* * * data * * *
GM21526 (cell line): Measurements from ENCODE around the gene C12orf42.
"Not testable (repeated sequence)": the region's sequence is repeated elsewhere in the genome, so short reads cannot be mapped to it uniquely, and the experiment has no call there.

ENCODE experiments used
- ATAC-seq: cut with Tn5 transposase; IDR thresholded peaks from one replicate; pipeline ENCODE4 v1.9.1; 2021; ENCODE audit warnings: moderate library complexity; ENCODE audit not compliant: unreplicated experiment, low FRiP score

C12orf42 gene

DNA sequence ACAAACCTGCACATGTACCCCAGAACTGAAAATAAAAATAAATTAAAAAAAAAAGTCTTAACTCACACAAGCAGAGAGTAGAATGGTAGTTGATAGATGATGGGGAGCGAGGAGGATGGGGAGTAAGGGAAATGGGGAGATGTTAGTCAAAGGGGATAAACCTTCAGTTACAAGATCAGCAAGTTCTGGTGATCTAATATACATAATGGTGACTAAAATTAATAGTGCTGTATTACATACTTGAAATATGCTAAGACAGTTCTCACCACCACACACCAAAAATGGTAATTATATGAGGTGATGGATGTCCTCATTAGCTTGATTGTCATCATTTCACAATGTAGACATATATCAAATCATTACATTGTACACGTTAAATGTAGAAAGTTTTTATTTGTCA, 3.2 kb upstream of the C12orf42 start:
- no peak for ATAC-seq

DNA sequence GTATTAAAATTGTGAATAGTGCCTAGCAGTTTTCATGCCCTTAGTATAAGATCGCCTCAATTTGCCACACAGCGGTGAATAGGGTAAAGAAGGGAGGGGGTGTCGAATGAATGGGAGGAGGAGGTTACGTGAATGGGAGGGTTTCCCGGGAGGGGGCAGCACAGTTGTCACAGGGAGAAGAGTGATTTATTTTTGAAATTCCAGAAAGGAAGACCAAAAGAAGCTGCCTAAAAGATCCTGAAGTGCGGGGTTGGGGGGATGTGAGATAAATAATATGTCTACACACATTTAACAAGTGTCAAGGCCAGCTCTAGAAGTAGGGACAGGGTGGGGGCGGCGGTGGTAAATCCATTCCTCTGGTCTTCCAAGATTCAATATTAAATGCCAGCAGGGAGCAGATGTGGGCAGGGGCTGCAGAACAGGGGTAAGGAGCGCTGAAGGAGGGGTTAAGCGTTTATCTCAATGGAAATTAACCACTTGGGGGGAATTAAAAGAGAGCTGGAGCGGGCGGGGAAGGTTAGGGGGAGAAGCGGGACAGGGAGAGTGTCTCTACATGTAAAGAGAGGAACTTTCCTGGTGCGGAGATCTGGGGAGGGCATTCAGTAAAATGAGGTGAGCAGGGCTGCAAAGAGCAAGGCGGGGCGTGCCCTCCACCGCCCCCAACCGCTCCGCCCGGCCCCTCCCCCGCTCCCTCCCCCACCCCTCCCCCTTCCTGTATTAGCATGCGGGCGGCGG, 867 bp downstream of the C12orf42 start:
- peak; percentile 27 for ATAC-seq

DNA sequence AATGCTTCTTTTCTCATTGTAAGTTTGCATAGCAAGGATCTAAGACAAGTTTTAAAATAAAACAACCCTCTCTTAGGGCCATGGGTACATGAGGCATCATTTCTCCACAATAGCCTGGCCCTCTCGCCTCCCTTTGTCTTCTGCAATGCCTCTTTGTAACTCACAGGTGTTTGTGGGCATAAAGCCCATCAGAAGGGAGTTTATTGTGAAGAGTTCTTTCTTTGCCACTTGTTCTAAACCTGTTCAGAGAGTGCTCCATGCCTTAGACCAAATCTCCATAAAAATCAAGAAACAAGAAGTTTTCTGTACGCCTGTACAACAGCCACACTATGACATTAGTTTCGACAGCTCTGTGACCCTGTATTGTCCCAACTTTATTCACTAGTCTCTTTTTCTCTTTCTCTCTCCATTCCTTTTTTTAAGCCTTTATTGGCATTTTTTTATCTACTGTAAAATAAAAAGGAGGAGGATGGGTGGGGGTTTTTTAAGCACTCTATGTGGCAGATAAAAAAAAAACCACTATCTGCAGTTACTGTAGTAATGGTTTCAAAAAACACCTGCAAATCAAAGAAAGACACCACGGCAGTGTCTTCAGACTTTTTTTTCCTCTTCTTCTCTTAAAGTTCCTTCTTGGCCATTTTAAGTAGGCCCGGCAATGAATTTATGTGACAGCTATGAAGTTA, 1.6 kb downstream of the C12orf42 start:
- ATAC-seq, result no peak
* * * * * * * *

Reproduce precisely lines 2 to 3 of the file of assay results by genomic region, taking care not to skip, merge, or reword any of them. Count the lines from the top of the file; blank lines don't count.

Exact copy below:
"Not testable (repeated sequence)": the region's sequence is repeated elsewhere in the genome, so short reads cannot be mapped to it uniquely, and the experiment has no call there.

ENCODE experiments used